Exact costs of leaving lights and appliances on overnight revealed – but cheap switch can save you £100s a year
MILLIONS of households could be wasting hundreds of pounds by leaving lights and appliances on overnight.
While the government’s energy price guarantee (EPG) has frozen average bills at £2,500 a year, the cap is due to rise on April 1.
This means that a typical household on the standard variable tariff will end up paying £500 a year more with the average bill hitting £3,000 a year.
As this figure is only an estimate for a typical household, the exact amount you’ll pay will vary so if you use less, you’ll end up paying less than £3,000 a year from April.
There are a number of ways to cut your energy usage in the meantime and one of those is by taking a look at how you use your appliances and lights around your home.
Referred to as the “phantom load”, the electricity used by our devices and appliances while in standby mode has become a focus for people looking to reduce their energy bills.
It costs £8.27 a year to leave a standard games console switched on overnight and a further £1.45 if you leave your telly on standby, according to experts at Value Lights.
Leaving a computer on standby mode overnight costs a further £5.59 a year and an audio system left plugged in costs £9.09 a year.
But experts say that these costs seem insignificant when compared to the energy consumed by leaving your light on.
Julia Barnes, head of buying at Value Lights has revealed the true cost of leaving your lights on overnight and how to keep your bills down.
According to Value Lights’ research, it costs up to £111 to leave certain light bulbs on overnight every year:
- One 100W bulb – costs £111.17
- One 60W bulb – costs £65.75
- One 5W LED bulb – costs £5.59
This means that households with multiple 60W and 100W incandescent bulbs could be spending £100s more than they need to every year.
Approximately 11% of the average household’s energy bill is spent on lighting.
But Julia said: “Making the swap to LED bulbs is the smart choice for anyone looking to lower their electricity bill as they consume only a fraction of energy in comparison to traditional incandescent bulbs.
“In fact, our research shows making this switch could save you up to £106 per bulb, on your annual energy bill.”
Julia said that while 100W bulbs are now being phased out, the standard 60W incandescent bulb found in table lamps or living room floor lamps could still be costing households considerably more.
“Whilst simply flicking all your light switches off before you go to bed is the obvious way to cut this cost, switching to LED bulbs will save you money in the long run and pay off beyond bedtime,” said Julia.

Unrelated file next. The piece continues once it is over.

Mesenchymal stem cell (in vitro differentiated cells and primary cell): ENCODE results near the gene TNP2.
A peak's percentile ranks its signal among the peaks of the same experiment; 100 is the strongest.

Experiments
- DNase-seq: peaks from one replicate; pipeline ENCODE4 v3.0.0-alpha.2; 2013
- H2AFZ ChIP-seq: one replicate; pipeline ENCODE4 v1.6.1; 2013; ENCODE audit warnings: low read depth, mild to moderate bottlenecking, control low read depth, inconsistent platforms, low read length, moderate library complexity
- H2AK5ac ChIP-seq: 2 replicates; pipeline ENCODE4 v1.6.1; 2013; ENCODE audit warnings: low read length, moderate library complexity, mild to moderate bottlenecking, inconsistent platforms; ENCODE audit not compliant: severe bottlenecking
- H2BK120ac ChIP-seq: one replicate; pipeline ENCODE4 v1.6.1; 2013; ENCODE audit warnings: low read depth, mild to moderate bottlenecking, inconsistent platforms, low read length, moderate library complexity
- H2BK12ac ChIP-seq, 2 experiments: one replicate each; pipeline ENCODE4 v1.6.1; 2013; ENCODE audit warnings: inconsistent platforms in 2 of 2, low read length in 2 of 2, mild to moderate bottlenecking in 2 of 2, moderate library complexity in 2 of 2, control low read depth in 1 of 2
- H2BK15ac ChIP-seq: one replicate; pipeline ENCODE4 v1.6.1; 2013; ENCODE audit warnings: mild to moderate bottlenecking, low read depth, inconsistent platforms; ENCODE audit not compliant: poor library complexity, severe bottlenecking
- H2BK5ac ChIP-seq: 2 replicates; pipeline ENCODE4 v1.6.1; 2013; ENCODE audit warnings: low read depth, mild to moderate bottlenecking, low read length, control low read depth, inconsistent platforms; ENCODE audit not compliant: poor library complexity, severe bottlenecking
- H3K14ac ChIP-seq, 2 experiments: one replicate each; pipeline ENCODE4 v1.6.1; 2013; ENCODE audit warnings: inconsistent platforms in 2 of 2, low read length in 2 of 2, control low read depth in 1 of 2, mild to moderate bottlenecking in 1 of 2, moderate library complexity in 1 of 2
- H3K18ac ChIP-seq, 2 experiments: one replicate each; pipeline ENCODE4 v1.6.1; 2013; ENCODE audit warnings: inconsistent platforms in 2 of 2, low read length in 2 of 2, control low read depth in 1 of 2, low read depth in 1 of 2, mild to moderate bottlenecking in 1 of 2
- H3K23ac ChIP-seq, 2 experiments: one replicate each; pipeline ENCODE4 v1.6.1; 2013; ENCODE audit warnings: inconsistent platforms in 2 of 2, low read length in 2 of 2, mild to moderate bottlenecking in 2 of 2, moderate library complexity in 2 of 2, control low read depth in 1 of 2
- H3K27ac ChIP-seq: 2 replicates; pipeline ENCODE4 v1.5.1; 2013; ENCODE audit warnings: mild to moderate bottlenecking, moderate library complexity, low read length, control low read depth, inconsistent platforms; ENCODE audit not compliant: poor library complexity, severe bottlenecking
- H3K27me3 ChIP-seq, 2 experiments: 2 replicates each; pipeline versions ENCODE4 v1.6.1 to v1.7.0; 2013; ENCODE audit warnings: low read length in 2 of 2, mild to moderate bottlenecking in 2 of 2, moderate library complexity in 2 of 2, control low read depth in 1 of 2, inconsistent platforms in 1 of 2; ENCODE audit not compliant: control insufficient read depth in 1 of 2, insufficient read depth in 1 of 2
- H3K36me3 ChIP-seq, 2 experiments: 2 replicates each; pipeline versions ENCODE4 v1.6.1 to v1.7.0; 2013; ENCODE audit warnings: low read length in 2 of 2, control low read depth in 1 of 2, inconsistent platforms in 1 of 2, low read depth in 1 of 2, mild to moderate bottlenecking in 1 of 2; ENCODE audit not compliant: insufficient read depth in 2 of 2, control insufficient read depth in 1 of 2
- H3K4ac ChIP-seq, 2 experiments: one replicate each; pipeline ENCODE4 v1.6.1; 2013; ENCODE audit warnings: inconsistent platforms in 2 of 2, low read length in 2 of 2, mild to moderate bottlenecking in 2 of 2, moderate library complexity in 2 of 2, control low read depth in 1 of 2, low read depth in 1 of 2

Shoppers can grab single LED bulbs for as little as £4.99 from Value Lights.
But we’ve seen them cheaper at other shops. For example, Toolstation sells four 5.5W frosted candle LED bulbs for £4.04.
But you should always have a quick shop around first as you might be able to find a similar product cheaper elsewhere.
Use price comparison tools like Google Shopping to find similar products from other retailers and compare prices.
How else can I cut my energy bills?
Households can further cut their energy bills by looking at the ways that they use their appliances.
For example, if a household chose to swap their oven and hob to use an air fryer, microwave and toaster they’d slash their bills by £750 a year.
The average air fryer costs £16.80 to run if used for an hour every day of the month – substantially less than running a hob and oven at the same time.
Households with an electric shower can cut their costs in half from £18.36 a month to £9.18 a month if they halve the time spent showering.
The same goes for TV costs – if a household were to cut their viewing time from 4 hours a day to 2 hours they’d save over £3 a month.
Households taking cost-cutting to the next level can do so by swapping out their televisions for a tablet and streaming content instead.
Those looking to further slash their costs should think carefully before running their dishwasher and washing machines daily.
Households can save a considerable amount of money by using them once every three days instead of every day.
If you were to run three dishwasher cycles a week instead of one per day – you’d save £3.36 a month or £40.32 a year.
Households that run their washing machine every three days, as opposed to seven, will save £5.64 a month or £67.68 a year.
But if you do need to run a cycle every day you can cut costs further by setting your machine to a lower temperature.
Reducing your washing temperature to 30°C could save you £13 a year while cutting further to 20°C could shave £24 off your annual bill.
We’ve listed other ways to help slash your energy bills.